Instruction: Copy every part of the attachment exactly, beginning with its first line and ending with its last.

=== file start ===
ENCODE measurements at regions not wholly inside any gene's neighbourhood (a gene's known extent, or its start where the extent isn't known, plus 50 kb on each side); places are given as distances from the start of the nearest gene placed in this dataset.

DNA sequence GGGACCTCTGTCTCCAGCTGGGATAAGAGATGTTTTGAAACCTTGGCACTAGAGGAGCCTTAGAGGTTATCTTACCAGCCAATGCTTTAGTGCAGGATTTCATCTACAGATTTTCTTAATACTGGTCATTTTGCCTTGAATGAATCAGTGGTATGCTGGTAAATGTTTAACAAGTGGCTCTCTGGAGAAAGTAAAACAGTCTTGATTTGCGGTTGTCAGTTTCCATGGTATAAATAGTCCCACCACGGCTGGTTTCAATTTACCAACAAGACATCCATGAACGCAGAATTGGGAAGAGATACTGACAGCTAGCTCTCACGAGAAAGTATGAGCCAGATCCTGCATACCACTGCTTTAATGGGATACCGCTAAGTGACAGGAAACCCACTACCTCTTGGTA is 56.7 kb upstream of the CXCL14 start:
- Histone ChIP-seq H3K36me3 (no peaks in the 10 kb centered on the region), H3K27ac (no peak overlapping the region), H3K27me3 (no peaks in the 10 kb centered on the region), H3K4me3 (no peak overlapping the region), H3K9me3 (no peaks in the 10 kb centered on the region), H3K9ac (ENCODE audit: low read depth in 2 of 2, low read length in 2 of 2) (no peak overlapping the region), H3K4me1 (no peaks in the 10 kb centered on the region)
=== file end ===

ENCODE measurements at regions not wholly inside any gene's neighbourhood (a gene's known extent, or its start where the extent isn't known, plus 50 kb on each side); places are given as distances from the start of the nearest gene placed in this dataset.

DNA sequence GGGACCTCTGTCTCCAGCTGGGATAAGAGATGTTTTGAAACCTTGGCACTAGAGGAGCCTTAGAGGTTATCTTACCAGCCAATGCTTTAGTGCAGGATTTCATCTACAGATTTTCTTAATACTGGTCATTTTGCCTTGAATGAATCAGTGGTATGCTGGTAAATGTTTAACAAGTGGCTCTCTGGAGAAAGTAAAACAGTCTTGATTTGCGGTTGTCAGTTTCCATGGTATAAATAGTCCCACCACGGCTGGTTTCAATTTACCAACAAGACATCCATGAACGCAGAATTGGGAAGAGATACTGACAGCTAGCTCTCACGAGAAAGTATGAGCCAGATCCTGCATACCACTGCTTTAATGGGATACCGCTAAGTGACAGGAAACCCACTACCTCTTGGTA is 56.7 kb upstream of the CXCL14 start:
- Histone ChIP-seq H3K36me3 (no peaks in the 10 kb centered on the region), H3K27ac (no peak overlapping the region), H3K27me3 (no peaks in the 10 kb centered on the region), H3K4me3 (no peak overlapping the region), H3K9me3 (no peaks in the 10 kb centered on the region), H3K9ac (ENCODE audit: low read depth in 2 of 2, low read length in 2 of 2) (no peak overlapping the region), H3K4me1 (no peaks in the 10 kb centered on the region)